In a few months the answer will be in the headlines of the local media:
“Falling prices on local services on public transport is costing the state tens of millions more” –
“It has become known as a ‘car park to the stars’ after a new £150 million bus rapid transit line connecting the city with the centre of Manchester, as well as the centre of Glasgow” –
These are just some of the headlines that may arise if the announcement next week to build more bus rapid transit (BRT) service does go ahead, despite the fact that this new bus service isn’t part of any new state subsidy.
This is because there is no difference between public and private transport, other than it costs money. Public transport is not subsidized (except in certain cases where the state subsidises local bus systems). There are more people riding bikes in Birmingham than ever before, and many will never have a car, but all public transport is still subsidised through transport tax and fares – so the extra fares should be considered in the same way.
The big difference is that buses are not private cars, and that means that their cost is determined by how much fuel the vehicle consumes. It is true that public transport and private transport are also subsidised based on the fuel that they consume, but buses are a much more important mode of transport than they previously were. As buses have become the main public transport service in central Birmingham we don’t believe adding more transport buses to the network will make the city any more attractive to residents or visitors.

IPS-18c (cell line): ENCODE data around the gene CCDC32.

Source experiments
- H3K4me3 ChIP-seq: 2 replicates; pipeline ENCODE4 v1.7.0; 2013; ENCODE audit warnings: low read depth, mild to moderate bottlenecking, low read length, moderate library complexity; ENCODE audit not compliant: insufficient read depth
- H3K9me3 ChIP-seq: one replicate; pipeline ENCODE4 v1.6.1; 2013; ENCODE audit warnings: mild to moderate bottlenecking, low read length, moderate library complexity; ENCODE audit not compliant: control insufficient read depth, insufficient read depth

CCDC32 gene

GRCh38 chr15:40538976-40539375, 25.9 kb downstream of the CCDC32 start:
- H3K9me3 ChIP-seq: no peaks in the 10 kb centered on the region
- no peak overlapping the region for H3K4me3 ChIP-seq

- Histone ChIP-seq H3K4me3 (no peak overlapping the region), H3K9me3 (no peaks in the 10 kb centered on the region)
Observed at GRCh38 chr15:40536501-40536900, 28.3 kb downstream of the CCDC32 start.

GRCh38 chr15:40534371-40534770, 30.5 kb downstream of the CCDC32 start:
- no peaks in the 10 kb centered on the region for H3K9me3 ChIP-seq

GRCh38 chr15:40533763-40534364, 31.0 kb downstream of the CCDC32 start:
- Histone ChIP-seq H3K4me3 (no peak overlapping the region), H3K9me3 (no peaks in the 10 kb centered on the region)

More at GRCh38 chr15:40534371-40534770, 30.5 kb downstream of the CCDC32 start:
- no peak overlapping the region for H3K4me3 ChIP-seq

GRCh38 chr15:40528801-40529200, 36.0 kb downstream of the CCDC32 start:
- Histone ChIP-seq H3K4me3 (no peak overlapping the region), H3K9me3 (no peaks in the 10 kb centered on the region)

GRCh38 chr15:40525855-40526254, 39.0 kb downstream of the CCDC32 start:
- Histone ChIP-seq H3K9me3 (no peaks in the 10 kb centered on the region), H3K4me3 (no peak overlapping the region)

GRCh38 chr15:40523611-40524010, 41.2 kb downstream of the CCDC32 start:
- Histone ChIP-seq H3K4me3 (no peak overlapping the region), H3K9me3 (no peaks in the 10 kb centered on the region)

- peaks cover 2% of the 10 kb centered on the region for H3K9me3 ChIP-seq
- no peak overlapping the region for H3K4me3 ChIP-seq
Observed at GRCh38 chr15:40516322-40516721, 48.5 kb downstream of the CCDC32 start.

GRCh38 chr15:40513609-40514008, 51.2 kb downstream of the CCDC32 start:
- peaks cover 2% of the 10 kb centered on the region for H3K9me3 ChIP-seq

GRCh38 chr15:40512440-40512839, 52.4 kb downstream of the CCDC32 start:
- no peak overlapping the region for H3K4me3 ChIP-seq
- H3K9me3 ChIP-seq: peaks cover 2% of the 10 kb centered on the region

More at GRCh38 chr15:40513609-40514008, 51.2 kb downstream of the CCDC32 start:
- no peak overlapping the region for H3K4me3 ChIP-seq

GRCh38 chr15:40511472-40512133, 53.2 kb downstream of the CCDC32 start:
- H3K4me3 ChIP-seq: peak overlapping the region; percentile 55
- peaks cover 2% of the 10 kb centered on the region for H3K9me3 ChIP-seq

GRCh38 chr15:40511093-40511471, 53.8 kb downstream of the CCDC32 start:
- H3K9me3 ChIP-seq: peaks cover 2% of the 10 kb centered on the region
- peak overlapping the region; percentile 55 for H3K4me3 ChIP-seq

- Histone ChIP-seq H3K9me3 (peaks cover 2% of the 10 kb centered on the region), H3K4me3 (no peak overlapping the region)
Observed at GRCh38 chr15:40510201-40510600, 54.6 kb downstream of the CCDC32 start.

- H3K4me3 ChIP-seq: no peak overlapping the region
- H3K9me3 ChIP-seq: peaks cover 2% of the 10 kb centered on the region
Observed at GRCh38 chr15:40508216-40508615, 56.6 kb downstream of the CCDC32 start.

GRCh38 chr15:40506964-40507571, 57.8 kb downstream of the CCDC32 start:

So why are bus patronage dropping?
The first step is to look at the reasons why people are choosing to travel by bus.
In 2005, the figures were:
Total bus passenger numbers were 3,717,903
Buses ran on the streets of Birmingham at 15 per cent capacity
Buses ran at just over 16 per cent capacity in the city centre
Buses ran at under 20 per cent capacity in Birmingham South.
From 2005-2011 there is no change. In that time, the number of journeys taken has dropped to 3,098,869 (from 4,074,411) but the total capacity on the transport network is back to 15 per cent.
In 2013, the figures were:
Total bus passenger numbers were 5,843,979
Buses ran on the streets of Birmingham at 16.4 per cent capacity